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Critical questions:  Of Complexes and generals By Victor Cha and Andy Lim

 


nkoreahead10 Feb 16. Kim Jong-un has had a busy start to 2016, with a nuclear test in January, a claimed hydrogen bomb test and his third overall, and a long-range missile/satellite test over the weekend added to his list of ever growing accomplishments in the past month. The timing of the latter, on the eve of the most important holiday for its only friend, China, has added to the unending litany of criticisms from the international community over his regime’s recent belligerent actions. While the United Nations Security Council remains divided over differences and unable to reach a consensus over a new UNSCR (35 days and counting), there continues to be new developments adding to the volatility of the situation on the Korean Peninsula. Just today emerged the surprising decision by the South Korean government to shut down the Kaesong Industrial Complex, and news of yet another execution of a top North Korean general.

Q1: What is the significance of the shutdown of the Kaesong Industrial Complex?

A1: The unilateral decision by President Park Geun-hye today to shut down the Kaesong Industrial Complex (KIC), an inter-Korean industrial park with 124 South Korean companies and around 54,000 North Korean workers that first opened in 2004, was a first for any South Korean government. Previous governments, whether conservative or liberal, have showed a general reluctance to let inter-Korean tensions affect the project, which they saw symbolic of the future potential of a unified Korea. The KIC was shut down for five months in 2013, but that was a unilateral action by the North Koreans.

That is why the strongly-worded announcement by the Ministry of Unification proved that President Park, who despite her efforts to improve inter-Korean relations via her trustpolitik policy,  will not back down to North Korean belligerence when it threatened the safety of her nation. The statement today cited the suspected use of cash earned through the KIC by the North Korean government to upgrade its nuclear and missile program, instead of improving the livelihood of the North Korean people, as the final straw for shutdown. According to the ministry, North Korea has earned 560 million dollars since December 2004, and 120 million dollars last year alone from the complex. If the statement is true, Park’s actions today may be an important step for cutting off a critical stream of currency that funds Kim’s dangerous projects.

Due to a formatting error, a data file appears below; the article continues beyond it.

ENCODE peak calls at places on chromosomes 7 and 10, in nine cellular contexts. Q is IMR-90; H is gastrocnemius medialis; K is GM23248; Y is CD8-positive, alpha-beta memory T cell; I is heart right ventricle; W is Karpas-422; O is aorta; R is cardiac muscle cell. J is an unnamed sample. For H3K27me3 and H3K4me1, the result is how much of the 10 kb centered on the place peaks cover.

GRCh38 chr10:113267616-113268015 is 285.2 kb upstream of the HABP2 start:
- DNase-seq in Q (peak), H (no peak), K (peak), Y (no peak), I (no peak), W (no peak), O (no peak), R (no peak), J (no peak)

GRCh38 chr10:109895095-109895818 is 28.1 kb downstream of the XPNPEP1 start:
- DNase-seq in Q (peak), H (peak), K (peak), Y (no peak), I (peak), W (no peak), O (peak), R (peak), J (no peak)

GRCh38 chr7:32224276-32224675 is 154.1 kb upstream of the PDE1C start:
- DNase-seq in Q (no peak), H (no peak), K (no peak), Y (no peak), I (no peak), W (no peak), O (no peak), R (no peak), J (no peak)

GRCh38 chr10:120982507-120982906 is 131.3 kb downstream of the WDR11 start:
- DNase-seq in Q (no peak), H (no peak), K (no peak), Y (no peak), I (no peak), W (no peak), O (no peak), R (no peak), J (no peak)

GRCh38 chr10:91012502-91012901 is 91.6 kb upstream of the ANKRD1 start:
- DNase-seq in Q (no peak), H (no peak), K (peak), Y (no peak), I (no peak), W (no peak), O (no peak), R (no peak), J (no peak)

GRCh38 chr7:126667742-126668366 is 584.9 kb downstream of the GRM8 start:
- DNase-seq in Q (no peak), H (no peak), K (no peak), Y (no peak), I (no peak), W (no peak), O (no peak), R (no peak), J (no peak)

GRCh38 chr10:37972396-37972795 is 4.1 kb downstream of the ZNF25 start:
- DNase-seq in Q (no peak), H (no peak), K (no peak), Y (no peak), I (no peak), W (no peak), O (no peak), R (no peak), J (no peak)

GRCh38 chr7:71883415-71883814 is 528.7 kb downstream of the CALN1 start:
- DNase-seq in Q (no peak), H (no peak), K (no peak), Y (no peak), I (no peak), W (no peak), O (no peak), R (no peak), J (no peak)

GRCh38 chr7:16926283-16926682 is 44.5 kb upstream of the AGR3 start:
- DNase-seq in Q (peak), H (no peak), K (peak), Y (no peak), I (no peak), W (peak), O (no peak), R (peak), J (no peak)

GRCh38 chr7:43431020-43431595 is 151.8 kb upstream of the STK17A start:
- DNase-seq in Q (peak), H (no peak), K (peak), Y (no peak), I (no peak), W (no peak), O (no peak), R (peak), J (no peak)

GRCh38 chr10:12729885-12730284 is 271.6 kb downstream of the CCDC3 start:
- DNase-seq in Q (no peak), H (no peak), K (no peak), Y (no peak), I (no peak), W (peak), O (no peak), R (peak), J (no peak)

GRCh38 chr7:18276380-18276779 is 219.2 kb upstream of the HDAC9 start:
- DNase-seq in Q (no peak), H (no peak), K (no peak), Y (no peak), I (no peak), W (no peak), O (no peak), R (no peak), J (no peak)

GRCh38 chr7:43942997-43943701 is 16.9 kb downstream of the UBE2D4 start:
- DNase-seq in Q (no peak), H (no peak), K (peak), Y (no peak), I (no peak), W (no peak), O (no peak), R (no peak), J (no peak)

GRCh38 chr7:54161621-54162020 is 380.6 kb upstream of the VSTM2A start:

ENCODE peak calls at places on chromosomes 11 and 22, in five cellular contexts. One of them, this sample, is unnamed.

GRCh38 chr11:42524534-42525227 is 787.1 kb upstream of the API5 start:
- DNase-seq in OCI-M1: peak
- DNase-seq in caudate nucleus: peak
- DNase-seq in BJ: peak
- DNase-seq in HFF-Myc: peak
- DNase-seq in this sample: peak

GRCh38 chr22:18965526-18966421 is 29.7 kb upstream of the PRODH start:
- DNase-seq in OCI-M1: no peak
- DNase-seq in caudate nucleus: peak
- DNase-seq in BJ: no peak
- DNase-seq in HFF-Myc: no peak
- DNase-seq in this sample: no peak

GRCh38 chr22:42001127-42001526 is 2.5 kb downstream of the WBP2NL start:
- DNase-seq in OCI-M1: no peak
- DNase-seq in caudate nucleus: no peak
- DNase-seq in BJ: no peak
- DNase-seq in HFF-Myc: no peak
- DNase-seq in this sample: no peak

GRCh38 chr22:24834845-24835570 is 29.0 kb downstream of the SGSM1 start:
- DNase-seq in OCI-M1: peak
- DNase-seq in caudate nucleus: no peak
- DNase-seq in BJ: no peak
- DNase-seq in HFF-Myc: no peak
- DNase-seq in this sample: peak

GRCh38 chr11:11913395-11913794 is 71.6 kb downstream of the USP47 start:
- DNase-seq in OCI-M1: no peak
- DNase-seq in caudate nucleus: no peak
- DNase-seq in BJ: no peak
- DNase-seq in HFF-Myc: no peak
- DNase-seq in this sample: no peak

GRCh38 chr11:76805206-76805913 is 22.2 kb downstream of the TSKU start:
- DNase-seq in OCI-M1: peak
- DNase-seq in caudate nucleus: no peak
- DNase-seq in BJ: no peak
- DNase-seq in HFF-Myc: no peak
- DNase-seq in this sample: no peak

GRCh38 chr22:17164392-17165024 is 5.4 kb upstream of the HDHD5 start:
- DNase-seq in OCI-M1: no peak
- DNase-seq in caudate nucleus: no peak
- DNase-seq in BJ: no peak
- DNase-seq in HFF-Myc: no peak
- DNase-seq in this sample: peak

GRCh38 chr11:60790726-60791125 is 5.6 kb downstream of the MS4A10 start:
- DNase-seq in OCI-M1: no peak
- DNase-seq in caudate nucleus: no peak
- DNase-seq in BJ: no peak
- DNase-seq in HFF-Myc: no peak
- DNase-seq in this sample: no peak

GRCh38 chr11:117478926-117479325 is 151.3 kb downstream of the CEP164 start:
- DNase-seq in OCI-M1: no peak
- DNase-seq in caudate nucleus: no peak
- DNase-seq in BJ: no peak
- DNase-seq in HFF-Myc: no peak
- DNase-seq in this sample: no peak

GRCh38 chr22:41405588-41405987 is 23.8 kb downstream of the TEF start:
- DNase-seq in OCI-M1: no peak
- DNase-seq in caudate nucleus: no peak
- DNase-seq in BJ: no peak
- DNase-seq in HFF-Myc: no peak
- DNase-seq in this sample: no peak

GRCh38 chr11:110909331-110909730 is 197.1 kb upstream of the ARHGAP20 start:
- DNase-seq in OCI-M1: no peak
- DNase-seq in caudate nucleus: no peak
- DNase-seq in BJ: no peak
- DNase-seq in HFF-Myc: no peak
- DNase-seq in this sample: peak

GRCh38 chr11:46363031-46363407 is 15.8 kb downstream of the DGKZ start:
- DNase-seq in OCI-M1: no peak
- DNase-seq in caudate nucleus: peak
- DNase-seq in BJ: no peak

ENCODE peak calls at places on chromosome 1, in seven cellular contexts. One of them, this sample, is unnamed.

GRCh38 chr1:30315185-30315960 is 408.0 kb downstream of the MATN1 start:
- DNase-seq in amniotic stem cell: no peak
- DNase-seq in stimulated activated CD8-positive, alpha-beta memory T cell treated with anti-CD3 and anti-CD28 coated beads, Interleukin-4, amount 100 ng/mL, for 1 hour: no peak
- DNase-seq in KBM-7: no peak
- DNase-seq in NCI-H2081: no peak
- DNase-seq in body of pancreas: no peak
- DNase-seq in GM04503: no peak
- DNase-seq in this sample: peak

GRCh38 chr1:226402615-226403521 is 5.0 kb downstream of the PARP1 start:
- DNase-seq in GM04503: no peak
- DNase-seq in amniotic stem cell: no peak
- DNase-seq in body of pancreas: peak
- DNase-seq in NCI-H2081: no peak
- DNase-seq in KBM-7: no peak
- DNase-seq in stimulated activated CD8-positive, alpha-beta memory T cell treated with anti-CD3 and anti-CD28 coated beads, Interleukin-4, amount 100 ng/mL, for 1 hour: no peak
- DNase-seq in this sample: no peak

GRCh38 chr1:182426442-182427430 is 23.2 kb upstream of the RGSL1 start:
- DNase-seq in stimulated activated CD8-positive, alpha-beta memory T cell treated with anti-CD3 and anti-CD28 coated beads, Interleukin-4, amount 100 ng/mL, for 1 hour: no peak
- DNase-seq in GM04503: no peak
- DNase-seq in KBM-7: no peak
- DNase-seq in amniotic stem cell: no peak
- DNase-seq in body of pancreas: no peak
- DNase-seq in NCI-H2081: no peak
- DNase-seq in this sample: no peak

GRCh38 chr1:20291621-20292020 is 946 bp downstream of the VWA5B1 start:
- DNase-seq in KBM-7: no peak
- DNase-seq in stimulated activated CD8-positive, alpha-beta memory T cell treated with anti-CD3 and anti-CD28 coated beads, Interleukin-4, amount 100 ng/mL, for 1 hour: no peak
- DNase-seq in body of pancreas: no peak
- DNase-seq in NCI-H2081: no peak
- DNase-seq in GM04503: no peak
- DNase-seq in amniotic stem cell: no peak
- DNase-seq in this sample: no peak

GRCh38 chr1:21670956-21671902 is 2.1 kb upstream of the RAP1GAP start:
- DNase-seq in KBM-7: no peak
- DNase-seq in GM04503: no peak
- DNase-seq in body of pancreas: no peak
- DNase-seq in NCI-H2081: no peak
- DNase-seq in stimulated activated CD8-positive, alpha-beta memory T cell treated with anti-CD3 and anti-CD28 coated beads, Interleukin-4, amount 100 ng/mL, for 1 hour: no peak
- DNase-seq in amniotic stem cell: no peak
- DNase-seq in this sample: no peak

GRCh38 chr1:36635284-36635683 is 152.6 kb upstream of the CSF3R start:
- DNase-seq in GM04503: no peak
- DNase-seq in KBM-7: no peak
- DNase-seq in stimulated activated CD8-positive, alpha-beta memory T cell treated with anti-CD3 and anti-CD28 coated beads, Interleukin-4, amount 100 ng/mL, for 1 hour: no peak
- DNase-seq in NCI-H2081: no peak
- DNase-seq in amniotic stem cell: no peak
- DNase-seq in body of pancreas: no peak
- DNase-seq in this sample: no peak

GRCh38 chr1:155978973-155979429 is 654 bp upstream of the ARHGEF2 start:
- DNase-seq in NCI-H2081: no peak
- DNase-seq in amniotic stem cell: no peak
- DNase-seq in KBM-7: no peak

Q2: What is the news about another North Korean general execution?

A2: Unconfirmed reports also emerged today that Ri Yong-gil, chief of the Korean People’s Army General Staff, and widely believed to be number 3 on Pyongyang elite hierarchy, has been executed sometime this month on charges of “factionalism, abuse of power and corruption.” According to South Korean news reports, General Ri may have been targeted during the joint meeting of the Central Committee of the Workers’ Party of Korea and the Committee of the Korean People’s Army (February 2 – 3), where Kim Jong-un criticized his officials for abuse of power. Ri has not been seen publicly since the middle of January, and he failed to be listed among the officials who attended the celebration for the successful missile test this Monday, February 8.

If true, Ri joins a long list of high profile purges and executions within the North Korean military, and around 70 high-level officials overall, including his controversial and deceased uncle Jang Song-thaek, who have met a similar unfortunate fate since Kim Jong-un came into power in 2012.

Victor Cha is a senior adviser and holds the Korea Chair at the Center for Strategic and International Studies in Washington D.C. Andy Lim is a research assistant with the Korea Chair.

Critical Questions is produced by the Center for Strategic and International Studies (CSIS), a private, tax-exempt institution focusing on international public policy issues. Its research is nonpartisan and nonproprietary. CSIS does not take specific policy positions. Accordingly, all views, positions, and conclusions expressed in this publication should be understood to be solely those of the author(s).

© 2016 by the Center for Strategic and International Studies. All rights reserved.

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